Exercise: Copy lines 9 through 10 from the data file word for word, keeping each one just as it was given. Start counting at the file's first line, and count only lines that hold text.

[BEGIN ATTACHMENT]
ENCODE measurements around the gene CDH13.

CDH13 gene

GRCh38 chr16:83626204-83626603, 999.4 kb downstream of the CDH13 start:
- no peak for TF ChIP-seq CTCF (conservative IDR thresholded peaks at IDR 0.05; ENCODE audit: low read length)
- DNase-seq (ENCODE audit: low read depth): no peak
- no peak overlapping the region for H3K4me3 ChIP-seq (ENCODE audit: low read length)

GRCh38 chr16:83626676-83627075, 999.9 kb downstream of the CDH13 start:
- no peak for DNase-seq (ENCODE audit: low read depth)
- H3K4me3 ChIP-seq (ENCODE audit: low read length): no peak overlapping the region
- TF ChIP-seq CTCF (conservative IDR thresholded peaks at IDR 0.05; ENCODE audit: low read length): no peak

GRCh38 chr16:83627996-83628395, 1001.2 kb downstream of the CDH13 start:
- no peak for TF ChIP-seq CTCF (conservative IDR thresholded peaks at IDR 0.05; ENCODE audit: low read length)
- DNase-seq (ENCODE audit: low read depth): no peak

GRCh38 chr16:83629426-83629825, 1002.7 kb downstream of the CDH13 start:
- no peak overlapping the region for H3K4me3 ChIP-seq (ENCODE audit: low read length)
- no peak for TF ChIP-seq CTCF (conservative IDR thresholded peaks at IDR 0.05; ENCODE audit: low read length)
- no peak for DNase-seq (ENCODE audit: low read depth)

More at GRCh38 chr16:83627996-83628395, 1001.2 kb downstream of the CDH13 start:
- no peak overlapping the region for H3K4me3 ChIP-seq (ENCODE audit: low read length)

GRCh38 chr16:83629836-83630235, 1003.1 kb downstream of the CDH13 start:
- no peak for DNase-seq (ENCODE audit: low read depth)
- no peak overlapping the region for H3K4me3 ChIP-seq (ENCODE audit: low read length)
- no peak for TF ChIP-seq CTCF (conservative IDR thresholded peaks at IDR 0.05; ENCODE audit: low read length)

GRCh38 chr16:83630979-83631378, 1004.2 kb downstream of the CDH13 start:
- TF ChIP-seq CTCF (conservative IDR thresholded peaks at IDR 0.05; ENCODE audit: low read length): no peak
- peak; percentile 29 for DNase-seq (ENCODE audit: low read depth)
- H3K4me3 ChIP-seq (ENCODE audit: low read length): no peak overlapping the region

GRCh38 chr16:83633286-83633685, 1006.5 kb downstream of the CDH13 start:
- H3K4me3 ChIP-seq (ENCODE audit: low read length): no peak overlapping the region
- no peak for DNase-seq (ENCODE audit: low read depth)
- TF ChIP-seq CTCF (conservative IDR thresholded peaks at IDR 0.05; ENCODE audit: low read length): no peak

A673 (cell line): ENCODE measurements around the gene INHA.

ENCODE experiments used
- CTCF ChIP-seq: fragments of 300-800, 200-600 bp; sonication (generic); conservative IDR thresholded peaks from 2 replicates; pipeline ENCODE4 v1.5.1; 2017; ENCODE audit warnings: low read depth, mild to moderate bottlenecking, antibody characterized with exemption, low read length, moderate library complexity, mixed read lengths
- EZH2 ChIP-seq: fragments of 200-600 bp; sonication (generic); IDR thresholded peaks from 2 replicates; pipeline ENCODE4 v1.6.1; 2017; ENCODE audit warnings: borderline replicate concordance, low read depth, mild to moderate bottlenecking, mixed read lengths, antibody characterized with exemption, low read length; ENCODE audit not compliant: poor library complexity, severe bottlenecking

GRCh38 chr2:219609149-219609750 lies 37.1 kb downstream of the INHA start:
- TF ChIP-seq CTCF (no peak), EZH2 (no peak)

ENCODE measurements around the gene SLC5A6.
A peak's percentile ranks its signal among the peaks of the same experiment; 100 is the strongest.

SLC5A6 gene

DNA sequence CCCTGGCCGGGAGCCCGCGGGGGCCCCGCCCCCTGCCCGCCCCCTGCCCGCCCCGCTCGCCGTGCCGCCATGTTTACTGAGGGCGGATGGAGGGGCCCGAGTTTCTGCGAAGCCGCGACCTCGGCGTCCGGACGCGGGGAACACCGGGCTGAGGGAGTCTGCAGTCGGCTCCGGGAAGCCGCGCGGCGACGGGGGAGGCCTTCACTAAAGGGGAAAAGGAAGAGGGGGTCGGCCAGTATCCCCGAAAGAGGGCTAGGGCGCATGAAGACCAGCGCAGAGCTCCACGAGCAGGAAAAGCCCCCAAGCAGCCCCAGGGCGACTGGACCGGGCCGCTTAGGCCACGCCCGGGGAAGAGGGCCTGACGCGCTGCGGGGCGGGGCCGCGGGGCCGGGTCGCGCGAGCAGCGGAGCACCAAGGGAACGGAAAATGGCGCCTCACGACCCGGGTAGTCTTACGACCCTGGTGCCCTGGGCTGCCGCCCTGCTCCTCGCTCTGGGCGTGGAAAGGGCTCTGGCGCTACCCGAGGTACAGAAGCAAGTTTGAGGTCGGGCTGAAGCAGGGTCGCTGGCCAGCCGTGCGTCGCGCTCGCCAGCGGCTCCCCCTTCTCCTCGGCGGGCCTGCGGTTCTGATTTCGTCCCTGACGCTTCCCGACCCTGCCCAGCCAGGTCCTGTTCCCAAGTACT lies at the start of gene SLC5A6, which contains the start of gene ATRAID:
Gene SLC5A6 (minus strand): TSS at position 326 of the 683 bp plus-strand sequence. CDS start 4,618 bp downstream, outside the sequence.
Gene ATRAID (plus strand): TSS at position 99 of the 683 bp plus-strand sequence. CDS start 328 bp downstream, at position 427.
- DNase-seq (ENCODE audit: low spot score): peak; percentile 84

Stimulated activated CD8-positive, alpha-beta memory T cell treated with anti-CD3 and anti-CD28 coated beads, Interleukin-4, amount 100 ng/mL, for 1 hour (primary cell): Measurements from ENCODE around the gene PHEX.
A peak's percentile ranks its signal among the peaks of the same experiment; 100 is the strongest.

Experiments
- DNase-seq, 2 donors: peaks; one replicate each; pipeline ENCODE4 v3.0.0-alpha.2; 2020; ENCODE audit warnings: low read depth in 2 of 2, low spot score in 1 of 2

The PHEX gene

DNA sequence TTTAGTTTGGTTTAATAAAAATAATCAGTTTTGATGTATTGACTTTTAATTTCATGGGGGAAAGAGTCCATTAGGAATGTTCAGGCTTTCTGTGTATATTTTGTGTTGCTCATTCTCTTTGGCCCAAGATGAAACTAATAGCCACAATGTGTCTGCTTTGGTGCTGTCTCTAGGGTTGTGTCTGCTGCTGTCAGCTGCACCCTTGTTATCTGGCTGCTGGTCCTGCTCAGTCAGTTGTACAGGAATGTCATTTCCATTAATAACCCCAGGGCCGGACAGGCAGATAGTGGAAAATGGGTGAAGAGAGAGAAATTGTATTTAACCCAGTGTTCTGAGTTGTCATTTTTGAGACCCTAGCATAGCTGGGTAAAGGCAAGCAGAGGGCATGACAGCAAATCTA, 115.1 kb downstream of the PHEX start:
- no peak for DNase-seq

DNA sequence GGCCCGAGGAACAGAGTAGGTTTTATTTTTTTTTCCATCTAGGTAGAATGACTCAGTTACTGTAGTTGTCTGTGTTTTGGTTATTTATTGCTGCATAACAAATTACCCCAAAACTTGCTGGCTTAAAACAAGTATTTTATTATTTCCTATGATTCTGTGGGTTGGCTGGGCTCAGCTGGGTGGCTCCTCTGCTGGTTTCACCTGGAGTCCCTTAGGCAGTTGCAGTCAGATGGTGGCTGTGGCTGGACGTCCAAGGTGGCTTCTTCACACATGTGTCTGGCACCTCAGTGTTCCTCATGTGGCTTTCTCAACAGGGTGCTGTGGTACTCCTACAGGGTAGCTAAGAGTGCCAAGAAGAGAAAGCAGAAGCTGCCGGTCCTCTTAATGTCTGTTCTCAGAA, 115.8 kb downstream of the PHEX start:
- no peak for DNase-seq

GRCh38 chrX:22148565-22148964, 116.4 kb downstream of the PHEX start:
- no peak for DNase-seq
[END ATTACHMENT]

- H3K4me3 ChIP-seq (ENCODE audit: low read length): no peak overlapping the region
- TF ChIP-seq CTCF (conservative IDR thresholded peaks at IDR 0.05; ENCODE audit: low read length): no peak